New NOAA land cover analysis show 15 years of significant development along U.S. coasts

By on September 17, 2014

This development in Miami shows an example of land cover change from 1994 to 2010 (Credit: NOAA)

Quite a bit has changed from the ‘90s to the ‘10s. Sweaters only have room for one person, computers can be worn on your wrist or face, and children can no longer fathom analog tape. These examples may be silly, but shifts in culture and social structure can actually alter the makeup of our physical environment over time. The National Oceanic and Atmospheric Administration has catalogued this in the form of a publicly available land cover atlas, the most recent iteration of which reveals changes to the U.S. coastal landscape between 1996 and 2011.

The Coastal Change Analysis Program, or C-CAP, maps various types of land cover along the U.S. coast, including wetlands, forests, urban development and other landscape features. A contributing party to the Multi-Resolution Land Characteristics Consortium, NOAA’s findings are incorporated into the National Land Cover Database, a similar analysis that examines the entire continental U.S.

“Land cover maps highlight what covers the Earth’s surface,” said Nate Herold, a physical scientist with NOAA . “These maps can provide a specific and useful perspective for local land use decision makers who help develop land use plans, regulations and practices.”

The newest land cover study highlights a few interesting trends. During the 15 year analysis period, 64,975 square miles of coastal land have changed in some regard. Over 1,500 square miles of wetland disappeared between 1996 and 2011, and forest cover shrunk by 6.1 percent. Urban development had a major impact on both forests and wetlands, receding the latter by an average daily rate of 61 football fields. Somewhat surprisingly, wetlands surrounding the Great Lakes showed growth, likely due to recent drought and low water levels.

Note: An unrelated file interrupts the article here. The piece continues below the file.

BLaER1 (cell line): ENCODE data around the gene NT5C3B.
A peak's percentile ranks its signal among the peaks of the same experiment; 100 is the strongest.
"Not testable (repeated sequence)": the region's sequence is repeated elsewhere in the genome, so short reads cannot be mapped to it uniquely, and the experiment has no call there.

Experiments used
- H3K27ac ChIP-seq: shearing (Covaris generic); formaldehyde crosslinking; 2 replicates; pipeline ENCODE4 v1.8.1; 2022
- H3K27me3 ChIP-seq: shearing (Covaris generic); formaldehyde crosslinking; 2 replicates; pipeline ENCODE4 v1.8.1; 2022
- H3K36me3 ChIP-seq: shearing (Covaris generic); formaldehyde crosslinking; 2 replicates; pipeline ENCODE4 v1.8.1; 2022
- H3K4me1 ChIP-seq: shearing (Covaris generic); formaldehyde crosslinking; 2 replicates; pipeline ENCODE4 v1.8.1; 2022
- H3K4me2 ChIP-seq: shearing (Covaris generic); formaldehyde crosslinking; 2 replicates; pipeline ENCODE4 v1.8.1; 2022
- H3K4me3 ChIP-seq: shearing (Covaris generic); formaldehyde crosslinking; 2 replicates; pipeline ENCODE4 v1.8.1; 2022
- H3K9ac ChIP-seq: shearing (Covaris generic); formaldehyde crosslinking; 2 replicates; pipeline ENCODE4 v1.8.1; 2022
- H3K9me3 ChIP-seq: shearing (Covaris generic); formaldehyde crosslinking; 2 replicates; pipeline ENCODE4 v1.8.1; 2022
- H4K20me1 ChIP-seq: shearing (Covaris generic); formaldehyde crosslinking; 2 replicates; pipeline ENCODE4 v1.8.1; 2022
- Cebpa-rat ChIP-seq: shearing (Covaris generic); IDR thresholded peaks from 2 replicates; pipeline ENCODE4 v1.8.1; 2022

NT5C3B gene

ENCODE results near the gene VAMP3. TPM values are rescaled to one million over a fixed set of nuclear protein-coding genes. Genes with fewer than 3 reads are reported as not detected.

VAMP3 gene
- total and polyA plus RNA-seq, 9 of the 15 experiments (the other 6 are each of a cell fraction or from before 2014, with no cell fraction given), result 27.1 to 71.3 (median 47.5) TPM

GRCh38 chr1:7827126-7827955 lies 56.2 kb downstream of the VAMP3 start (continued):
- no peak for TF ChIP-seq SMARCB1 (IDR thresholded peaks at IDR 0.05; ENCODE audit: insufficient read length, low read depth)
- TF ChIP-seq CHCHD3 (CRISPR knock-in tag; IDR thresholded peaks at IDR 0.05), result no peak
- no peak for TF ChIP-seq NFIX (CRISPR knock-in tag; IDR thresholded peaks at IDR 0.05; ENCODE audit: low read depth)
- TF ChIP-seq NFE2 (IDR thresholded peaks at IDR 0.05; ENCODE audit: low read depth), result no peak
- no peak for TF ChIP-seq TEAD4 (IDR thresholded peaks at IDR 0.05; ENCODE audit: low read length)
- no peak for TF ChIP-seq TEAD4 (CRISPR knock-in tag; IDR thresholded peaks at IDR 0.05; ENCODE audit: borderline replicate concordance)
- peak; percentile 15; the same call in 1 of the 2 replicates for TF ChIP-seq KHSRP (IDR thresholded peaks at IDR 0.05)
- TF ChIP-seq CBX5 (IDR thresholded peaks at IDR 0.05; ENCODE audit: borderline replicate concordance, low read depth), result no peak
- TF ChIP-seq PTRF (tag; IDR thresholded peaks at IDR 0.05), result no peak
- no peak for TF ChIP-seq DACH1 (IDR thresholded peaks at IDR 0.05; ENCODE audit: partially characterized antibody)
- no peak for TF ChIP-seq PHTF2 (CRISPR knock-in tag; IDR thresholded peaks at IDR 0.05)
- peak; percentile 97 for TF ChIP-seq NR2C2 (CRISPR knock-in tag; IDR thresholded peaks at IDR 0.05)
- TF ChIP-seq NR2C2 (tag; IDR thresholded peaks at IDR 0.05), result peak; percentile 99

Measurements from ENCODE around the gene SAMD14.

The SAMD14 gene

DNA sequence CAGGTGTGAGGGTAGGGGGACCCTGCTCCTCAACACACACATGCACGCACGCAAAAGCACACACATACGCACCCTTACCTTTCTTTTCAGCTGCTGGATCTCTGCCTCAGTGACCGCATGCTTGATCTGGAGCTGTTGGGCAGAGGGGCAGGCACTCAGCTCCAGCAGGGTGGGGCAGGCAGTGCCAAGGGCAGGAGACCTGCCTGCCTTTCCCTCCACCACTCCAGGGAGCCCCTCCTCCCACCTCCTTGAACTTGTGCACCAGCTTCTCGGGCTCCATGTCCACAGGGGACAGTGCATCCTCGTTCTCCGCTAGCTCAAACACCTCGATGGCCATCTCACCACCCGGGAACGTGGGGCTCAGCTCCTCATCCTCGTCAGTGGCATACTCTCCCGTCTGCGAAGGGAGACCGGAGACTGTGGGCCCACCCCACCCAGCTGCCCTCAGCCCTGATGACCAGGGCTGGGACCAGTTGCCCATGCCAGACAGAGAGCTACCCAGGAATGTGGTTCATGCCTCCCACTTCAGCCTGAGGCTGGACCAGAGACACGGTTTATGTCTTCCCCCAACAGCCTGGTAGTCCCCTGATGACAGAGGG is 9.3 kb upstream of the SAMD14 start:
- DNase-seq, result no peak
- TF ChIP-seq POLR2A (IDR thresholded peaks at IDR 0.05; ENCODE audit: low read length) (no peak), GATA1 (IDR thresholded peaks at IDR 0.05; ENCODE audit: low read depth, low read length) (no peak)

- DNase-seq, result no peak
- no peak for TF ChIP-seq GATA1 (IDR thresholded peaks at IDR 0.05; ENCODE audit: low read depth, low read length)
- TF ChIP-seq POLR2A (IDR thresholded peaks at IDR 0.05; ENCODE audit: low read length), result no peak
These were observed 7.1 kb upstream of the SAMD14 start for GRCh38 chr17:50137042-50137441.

Wetland gains and losses in the Southeast coastal region (Credit: NOAA)

Landsat satellites capture the images that compose C-CAP charts at a resolution of 30 meters per pixel. Higher resolution imagery is available for select geographies, according to the NOAA Digital Coast website.

Herold believes that knowledge of land cover changes will help C-CAP users better understand the effects of past management decisions and reveal areas of concern that may require future intervention.

“After all,” Herold said, “people are much more able to make informed decisions when they understand current conditions and past trends.”

But he also recognizes the inherent limitations of C-CAP. Other products that focus on a regional or local scale can provide a more detailed look at land cover change. Herold said the program’s biggest challenges are turning raw data into a useable product, and educating users about the data’s capabilities.

“We often say that we have both the blessing of being very widely applicable and the curse of rarely providing 100 percent of the information needed to answer any given question,” Herold said.

All C-CAP data is available to view or download at NOAA’s Coastal Services Center website. More resources will be made available in the coming months, including a C-CAP comparison tool and regional change summary reports, Herold said.

Top image: This development in Miami shows an example of land cover change from 1994 to 2010 (Credit: NOAA)

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